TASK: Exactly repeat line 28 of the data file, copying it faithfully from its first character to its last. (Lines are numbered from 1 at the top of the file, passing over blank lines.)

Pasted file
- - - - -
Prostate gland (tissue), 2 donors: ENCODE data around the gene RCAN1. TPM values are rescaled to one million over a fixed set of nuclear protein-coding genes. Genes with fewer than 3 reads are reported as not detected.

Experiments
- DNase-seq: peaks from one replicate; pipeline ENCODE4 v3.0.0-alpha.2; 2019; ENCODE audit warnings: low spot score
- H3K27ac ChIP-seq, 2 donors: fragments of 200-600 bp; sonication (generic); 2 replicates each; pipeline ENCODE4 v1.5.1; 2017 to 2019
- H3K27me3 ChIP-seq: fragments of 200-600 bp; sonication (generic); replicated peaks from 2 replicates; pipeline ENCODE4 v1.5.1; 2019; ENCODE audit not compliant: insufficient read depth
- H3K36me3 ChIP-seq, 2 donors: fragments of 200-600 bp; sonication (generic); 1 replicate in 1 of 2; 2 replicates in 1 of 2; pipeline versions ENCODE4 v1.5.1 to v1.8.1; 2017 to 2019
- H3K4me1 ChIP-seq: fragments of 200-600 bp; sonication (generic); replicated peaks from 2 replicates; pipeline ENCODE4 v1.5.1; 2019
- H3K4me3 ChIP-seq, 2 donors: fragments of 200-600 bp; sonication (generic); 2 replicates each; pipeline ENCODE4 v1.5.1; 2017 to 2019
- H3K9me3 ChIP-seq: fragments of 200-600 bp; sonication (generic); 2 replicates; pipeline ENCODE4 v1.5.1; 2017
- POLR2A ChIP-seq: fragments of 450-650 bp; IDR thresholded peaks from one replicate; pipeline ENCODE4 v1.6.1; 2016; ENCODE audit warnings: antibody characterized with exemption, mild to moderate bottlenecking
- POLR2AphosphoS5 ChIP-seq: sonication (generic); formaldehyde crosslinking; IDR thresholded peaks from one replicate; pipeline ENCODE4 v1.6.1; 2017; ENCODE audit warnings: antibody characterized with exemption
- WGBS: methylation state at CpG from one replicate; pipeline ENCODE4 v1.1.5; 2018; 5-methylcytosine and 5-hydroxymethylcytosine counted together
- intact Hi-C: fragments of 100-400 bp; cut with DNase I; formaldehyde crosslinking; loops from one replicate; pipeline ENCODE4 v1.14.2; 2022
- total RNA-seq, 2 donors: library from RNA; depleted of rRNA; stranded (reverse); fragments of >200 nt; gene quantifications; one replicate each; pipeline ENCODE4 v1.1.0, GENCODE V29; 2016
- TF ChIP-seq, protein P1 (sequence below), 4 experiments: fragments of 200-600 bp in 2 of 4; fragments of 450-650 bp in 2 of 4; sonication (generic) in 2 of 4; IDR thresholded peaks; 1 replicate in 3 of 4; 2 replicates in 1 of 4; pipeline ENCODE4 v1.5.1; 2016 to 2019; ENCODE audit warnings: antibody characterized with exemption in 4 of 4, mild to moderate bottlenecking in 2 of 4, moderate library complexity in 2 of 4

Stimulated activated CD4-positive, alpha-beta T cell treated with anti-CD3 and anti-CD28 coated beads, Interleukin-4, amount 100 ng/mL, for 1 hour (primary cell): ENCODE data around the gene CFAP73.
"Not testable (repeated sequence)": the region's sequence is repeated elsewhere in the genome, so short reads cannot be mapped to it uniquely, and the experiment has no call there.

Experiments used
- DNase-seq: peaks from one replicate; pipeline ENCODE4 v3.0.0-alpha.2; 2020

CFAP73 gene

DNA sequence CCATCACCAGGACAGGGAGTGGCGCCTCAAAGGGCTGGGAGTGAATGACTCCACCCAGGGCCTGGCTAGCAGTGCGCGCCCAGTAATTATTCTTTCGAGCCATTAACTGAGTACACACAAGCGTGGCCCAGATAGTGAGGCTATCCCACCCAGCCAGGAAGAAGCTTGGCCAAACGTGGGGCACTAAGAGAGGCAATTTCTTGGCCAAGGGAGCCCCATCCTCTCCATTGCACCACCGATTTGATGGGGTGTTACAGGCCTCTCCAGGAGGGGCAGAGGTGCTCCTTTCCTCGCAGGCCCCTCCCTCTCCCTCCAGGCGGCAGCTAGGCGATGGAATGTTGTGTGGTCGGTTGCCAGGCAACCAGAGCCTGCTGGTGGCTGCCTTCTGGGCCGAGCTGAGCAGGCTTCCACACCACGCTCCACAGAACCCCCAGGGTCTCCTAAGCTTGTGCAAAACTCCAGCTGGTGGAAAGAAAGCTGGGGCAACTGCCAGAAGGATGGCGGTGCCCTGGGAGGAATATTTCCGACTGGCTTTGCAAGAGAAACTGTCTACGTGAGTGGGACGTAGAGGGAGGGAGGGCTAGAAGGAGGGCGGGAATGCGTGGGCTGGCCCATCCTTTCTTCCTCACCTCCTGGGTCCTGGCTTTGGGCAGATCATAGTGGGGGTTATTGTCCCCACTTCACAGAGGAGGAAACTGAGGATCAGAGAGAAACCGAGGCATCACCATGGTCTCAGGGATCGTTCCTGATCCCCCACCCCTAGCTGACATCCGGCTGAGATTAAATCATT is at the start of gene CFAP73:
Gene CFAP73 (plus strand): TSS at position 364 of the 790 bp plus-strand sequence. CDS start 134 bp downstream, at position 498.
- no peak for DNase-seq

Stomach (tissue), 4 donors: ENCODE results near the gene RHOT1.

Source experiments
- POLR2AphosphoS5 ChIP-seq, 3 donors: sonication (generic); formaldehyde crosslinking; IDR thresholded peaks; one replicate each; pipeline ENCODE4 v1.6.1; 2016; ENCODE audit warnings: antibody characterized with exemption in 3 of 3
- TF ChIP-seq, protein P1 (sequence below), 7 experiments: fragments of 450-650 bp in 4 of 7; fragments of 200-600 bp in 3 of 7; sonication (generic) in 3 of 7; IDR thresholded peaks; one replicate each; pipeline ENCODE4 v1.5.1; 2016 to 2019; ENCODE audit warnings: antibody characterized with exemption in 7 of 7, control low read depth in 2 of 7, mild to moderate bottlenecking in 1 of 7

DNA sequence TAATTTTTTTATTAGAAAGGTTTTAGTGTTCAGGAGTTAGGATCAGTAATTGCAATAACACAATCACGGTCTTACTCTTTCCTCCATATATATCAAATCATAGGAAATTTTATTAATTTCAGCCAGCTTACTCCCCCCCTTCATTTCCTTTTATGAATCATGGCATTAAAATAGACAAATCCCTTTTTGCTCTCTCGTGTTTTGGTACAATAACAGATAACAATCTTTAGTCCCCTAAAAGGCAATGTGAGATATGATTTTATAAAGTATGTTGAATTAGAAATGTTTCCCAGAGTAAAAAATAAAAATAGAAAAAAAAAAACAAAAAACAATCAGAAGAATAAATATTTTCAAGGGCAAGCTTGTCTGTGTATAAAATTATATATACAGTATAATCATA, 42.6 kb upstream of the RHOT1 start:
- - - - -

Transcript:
DNA sequence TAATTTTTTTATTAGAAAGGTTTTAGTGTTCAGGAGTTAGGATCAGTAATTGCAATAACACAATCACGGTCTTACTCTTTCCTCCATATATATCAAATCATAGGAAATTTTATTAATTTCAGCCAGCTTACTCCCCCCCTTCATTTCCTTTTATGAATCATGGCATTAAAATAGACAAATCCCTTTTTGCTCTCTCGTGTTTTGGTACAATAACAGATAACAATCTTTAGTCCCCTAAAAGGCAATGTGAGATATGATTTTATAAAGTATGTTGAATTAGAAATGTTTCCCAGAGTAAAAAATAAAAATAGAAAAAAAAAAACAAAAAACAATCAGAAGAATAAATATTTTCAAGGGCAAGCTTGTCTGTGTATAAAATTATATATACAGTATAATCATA, 42.6 kb upstream of the RHOT1 start: